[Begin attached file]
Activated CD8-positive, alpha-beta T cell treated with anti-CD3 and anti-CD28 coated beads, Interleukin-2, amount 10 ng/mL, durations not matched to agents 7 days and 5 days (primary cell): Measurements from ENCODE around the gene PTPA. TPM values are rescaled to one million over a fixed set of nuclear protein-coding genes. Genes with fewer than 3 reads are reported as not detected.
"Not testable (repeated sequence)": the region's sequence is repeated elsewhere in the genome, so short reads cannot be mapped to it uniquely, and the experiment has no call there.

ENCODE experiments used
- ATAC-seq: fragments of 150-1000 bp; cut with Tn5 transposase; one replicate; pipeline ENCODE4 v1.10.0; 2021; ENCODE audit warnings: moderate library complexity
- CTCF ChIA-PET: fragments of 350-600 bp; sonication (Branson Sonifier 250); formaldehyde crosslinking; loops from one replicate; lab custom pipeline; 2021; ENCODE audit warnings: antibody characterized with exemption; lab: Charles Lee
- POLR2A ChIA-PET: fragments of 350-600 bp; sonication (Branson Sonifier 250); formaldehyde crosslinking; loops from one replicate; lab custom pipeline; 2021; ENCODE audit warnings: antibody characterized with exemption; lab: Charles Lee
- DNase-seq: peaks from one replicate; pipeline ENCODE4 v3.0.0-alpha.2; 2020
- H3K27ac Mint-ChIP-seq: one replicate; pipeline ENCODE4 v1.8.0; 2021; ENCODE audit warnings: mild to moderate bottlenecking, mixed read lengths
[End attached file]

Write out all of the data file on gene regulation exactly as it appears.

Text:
Activated CD8-positive, alpha-beta T cell treated with anti-CD3 and anti-CD28 coated beads, Interleukin-2, amount 10 ng/mL, durations not matched to agents 7 days and 5 days (primary cell): Measurements from ENCODE around the gene PTPA. TPM values are rescaled to one million over a fixed set of nuclear protein-coding genes. Genes with fewer than 3 reads are reported as not detected.
"Not testable (repeated sequence)": the region's sequence is repeated elsewhere in the genome, so short reads cannot be mapped to it uniquely, and the experiment has no call there.

ENCODE experiments used
- ATAC-seq: fragments of 150-1000 bp; cut with Tn5 transposase; one replicate; pipeline ENCODE4 v1.10.0; 2021; ENCODE audit warnings: moderate library complexity
- CTCF ChIA-PET: fragments of 350-600 bp; sonication (Branson Sonifier 250); formaldehyde crosslinking; loops from one replicate; lab custom pipeline; 2021; ENCODE audit warnings: antibody characterized with exemption; lab: Charles Lee
- POLR2A ChIA-PET: fragments of 350-600 bp; sonication (Branson Sonifier 250); formaldehyde crosslinking; loops from one replicate; lab custom pipeline; 2021; ENCODE audit warnings: antibody characterized with exemption; lab: Charles Lee
- DNase-seq: peaks from one replicate; pipeline ENCODE4 v3.0.0-alpha.2; 2020
- H3K27ac Mint-ChIP-seq: one replicate; pipeline ENCODE4 v1.8.0; 2021; ENCODE audit warnings: mild to moderate bottlenecking, mixed read lengths